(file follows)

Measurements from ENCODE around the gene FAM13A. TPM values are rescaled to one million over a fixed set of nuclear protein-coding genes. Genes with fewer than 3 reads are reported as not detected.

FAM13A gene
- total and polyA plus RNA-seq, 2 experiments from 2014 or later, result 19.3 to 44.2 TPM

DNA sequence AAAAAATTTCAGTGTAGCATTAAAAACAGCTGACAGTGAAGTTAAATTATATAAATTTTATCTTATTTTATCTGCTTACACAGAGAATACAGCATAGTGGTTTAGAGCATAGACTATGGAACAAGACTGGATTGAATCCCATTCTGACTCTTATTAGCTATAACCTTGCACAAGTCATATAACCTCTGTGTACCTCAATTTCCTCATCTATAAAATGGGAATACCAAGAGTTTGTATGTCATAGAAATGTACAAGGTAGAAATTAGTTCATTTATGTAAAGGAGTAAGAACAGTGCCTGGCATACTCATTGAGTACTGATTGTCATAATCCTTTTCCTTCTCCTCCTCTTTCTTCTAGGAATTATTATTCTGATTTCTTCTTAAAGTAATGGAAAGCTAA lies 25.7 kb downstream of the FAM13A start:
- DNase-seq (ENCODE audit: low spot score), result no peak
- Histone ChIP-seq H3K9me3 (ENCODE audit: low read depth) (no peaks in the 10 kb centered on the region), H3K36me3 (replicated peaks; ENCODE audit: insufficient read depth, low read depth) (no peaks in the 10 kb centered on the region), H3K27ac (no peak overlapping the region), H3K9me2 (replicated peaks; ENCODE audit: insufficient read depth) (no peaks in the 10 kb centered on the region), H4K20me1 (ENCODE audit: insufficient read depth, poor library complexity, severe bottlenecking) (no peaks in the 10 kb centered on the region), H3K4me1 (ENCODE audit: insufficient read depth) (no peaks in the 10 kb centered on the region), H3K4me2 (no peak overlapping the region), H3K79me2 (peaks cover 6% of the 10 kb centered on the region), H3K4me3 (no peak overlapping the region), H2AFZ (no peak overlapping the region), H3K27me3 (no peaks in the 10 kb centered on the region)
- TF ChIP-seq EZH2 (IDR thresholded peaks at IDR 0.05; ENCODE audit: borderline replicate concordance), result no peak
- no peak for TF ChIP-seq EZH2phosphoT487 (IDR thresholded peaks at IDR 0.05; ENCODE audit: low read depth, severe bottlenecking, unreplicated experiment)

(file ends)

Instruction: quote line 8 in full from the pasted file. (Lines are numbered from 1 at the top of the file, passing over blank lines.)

- no peak for TF ChIP-seq EZH2phosphoT487 (IDR thresholded peaks at IDR 0.05; ENCODE audit: low read depth, severe bottlenecking, unreplicated experiment)